LONDON – An influential and divisive figure in life, former British Prime Minister Margaret Thatcher dominated the national headlines here after she died at the age of 87.
British television and radio stations broke into their regularly scheduled programming Monday to broadcast obituaries, tributes and archival footage of Thatcher, the country’s first female prime minister, who transformed British political and economic life with her conservative, free-market policies.
But some viewers criticized the BBC for not requiring that its news anchors wear black ties while reporting on Thatcher’s death. The British broadcaster drew heavy fire when its veteran news reader, Peter Sissons, wore a burgundy tie while covering the queen mother’s death in 2002.
A BBC spokesman told the Telegraph: “The guidance is to dress as appropriate, to dress soberly.”
Analysis and memories of Thatcher's career continued to dominate the airwaves Tuesday morning. Newspapers provided extensive coverage of Thatcher’s death on their websites and in their print editions.
The conservative Daily Telegraph and Daily Mail newspapers devoted their front pages to the same smiling, back-lighted portrait of Thatcher. “The Woman who saved Britain 1925-2013” read the Mail headline. The Telegraph simply published the dates against a black background.
The Times published a special edition with a wrap-around cover showing Thatcher waving to the crowds during a visit to Moscow in 1987.
“Of British politicians, only [Winston] Churchill has inspired more books, imitators and myths,” wrote Times columnist Ben Macintyre.
“Long before her death, Lady Thatcher had become a noun (Thatcherism) and an adjective (Thatcherite), terms of approbation to some, and deep disapproval to others. But she never doubted that her path was the right one, as the unswerving lady who crushed the unions, revitalised the economy, won the Cold War and repelled the Argentinean invaders.”
The Sun tabloid offered a typically irreverent take. “Maggie dead in bed at Ritz,” the paper declared on its front page. Readers were also offered a “24-page Iron Lady tribute.”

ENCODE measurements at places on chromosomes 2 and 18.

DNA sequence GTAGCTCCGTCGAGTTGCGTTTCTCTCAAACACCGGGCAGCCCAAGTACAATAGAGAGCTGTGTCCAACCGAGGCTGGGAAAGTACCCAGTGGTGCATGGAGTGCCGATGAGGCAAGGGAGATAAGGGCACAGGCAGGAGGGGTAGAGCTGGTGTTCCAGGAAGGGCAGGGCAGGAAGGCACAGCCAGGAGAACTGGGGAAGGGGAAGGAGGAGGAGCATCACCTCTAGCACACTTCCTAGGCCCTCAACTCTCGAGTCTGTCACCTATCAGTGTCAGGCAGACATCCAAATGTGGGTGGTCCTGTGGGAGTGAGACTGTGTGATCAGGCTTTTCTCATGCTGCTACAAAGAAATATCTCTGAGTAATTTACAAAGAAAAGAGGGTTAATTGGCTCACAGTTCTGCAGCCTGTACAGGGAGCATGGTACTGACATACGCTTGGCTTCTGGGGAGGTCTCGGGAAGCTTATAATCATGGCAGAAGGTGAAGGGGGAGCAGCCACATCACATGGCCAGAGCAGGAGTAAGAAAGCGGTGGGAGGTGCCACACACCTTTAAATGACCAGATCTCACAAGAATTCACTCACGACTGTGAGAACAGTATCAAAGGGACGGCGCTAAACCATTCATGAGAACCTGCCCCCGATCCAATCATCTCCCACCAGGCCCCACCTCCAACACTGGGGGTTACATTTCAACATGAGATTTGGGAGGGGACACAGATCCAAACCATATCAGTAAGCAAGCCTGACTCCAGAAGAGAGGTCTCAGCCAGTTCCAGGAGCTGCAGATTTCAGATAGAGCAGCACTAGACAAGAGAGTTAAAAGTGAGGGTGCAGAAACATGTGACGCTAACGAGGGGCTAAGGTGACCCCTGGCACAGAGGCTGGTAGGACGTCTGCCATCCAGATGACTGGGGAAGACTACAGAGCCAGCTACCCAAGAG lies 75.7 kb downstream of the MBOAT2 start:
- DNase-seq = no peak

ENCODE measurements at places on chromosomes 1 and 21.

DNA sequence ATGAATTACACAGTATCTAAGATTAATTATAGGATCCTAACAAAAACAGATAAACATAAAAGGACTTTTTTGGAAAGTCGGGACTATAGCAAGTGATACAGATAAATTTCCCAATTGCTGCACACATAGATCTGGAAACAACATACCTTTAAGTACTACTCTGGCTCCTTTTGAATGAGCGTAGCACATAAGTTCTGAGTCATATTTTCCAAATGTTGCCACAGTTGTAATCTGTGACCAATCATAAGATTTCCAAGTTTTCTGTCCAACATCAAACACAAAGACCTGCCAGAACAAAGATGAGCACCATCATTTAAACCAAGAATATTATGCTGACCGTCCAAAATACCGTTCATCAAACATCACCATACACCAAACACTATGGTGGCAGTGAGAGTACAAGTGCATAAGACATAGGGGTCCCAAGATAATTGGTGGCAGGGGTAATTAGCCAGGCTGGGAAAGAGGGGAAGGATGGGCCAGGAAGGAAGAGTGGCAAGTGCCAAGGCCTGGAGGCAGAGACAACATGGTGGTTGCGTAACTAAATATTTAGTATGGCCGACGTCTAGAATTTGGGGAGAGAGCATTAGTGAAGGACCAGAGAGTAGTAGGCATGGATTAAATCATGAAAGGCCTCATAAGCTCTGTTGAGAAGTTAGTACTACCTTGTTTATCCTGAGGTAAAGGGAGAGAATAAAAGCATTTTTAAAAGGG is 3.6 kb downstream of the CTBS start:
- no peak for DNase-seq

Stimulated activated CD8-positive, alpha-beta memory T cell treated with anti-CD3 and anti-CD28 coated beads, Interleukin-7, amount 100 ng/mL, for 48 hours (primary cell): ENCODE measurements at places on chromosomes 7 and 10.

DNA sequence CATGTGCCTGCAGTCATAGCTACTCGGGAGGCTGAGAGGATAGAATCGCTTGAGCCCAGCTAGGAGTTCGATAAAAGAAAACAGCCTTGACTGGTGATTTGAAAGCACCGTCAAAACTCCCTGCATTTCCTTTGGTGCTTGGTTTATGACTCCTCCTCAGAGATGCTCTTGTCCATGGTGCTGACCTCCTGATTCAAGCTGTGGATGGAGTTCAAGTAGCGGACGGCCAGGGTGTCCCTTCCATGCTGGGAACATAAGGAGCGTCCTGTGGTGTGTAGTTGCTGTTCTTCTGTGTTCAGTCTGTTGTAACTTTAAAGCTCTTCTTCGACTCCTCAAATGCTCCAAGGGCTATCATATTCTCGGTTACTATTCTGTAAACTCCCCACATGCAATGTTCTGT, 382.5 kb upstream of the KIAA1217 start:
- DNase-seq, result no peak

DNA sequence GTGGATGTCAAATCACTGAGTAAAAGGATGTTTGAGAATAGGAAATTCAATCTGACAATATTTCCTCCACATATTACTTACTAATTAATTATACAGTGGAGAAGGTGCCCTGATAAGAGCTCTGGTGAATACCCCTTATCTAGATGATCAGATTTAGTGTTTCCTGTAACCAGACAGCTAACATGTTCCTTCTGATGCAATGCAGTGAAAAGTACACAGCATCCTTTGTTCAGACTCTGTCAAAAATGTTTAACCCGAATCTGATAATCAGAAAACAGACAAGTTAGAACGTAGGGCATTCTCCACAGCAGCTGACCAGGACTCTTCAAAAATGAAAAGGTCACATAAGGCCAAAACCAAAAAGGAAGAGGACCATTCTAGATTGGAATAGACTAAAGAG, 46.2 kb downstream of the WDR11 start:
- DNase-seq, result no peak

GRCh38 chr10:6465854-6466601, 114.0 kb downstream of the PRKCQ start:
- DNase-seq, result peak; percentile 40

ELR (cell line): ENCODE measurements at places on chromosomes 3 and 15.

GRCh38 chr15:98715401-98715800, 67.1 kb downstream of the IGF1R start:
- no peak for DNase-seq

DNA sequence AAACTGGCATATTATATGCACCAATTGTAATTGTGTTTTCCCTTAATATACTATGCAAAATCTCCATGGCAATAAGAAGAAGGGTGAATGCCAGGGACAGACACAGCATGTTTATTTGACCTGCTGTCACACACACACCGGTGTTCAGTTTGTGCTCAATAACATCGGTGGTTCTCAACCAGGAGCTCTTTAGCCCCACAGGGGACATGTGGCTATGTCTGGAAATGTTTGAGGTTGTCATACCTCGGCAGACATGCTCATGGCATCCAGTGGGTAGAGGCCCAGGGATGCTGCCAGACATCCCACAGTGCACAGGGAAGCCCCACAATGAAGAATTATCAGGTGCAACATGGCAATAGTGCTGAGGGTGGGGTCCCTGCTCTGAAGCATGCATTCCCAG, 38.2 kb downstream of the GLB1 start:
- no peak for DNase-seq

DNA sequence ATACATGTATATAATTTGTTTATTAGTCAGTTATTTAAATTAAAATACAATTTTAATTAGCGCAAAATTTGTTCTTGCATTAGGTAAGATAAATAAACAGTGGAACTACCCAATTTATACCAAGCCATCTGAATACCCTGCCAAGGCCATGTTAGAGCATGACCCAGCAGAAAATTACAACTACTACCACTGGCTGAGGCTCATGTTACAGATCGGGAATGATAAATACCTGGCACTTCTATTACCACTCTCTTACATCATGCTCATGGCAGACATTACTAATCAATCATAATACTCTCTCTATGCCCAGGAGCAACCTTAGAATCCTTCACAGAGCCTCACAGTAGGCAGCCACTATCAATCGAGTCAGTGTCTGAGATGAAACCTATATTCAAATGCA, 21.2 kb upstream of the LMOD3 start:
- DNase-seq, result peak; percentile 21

The Daily Mirror, a strident critic of Thatcher’s government, dubbed her the “woman who divided a nation.” Thatcher stared grimly from a head shot on the front page. “So should she really be given a ceremonial funeral like Diana?” the paper asked.
An editorial in the left-wing Guardian described Thatcher’s legacy as “public division, private selfishness and a cult of greed that together shackle the human spirit.” But the paper acknowledged that she left an indelible mark on British public life.
“Whether you were for her or against her, Margaret Thatcher set the agenda for the past three and a half decades of British politics. All the debates that matter today in the public arena, whether in economics, social policy, politics, the law, the national culture or this country's relations with the rest of the world, still bear something of the imprint she left on them in her years in office between 1979 and 1990.”
Local news outlets made no bones about Thatcher’s unpopularity among working-class communities in northern England, Wales and Scotland, where many lost their livelihoods when her government closed Britain’s mines in the 1980s.
A blog post on the Newcastle Chronicle website said: “She will most likely be remembered in the region for the bitter miners' strikes and perceived dismantling of heavy industry.”
The Liverpool Echo quoted Mayor Joe Anderson as saying: “Her strength of character and determination were to be admired, but I firmly believe her policies were misguided and inflicted huge damage on cities like Liverpool.”
“Thatcherism is still alive and kicking,” Anderson continued. “Part of her legacy, her Tory values were about making inequality more prevalent. The social injustice, the attacks on the poor -- we are still seeing that today.”
Janet Stobart is a news assistant in the Times' London bureau. Staff writer Alexandra Zavis reported from Los Angeles.
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